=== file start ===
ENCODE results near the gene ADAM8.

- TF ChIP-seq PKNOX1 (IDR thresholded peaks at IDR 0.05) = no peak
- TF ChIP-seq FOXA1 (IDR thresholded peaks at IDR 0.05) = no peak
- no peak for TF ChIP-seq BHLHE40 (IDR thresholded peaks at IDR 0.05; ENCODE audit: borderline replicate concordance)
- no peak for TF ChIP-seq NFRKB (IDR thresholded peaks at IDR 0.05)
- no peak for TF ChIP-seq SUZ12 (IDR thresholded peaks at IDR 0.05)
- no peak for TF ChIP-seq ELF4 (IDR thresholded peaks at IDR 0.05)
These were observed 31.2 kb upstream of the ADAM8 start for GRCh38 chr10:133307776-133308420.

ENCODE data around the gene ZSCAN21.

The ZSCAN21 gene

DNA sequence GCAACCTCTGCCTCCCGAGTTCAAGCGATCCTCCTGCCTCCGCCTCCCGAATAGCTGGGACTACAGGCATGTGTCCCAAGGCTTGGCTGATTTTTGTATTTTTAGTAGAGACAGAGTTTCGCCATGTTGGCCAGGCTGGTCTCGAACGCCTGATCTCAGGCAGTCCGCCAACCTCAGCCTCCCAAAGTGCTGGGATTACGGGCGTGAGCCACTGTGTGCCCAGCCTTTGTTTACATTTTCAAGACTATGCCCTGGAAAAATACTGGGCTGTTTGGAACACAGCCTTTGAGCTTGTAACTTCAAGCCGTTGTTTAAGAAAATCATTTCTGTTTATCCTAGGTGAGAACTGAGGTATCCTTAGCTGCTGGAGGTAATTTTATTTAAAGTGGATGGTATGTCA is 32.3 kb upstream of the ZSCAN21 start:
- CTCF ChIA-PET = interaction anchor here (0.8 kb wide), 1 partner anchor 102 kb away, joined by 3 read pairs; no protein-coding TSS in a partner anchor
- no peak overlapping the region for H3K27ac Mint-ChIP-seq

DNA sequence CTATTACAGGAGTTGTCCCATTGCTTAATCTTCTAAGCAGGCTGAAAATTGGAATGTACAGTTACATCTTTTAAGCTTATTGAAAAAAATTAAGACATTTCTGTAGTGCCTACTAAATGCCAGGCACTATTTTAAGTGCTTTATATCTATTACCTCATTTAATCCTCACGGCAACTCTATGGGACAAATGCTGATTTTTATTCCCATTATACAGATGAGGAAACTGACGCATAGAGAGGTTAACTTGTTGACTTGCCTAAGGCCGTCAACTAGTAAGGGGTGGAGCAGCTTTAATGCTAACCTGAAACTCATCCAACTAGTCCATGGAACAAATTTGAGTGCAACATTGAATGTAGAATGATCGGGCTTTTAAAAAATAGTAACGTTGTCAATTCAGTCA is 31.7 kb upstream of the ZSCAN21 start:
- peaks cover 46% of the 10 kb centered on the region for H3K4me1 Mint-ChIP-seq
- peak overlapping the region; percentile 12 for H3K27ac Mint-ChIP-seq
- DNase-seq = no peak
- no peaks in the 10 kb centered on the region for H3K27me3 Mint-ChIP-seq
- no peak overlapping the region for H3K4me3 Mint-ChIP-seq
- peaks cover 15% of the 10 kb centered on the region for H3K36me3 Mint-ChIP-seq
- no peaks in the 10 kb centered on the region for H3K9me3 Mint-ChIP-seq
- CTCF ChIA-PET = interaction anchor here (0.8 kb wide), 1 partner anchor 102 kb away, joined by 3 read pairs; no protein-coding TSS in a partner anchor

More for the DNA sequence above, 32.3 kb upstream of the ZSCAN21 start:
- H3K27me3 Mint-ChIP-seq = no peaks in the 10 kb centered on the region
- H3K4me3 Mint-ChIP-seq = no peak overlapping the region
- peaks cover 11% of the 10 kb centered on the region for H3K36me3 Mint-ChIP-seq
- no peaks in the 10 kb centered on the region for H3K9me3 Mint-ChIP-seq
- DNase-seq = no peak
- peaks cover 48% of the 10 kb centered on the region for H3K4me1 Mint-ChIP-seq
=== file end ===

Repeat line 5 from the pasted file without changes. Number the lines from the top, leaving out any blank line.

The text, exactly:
- no peak for TF ChIP-seq NFRKB (IDR thresholded peaks at IDR 0.05)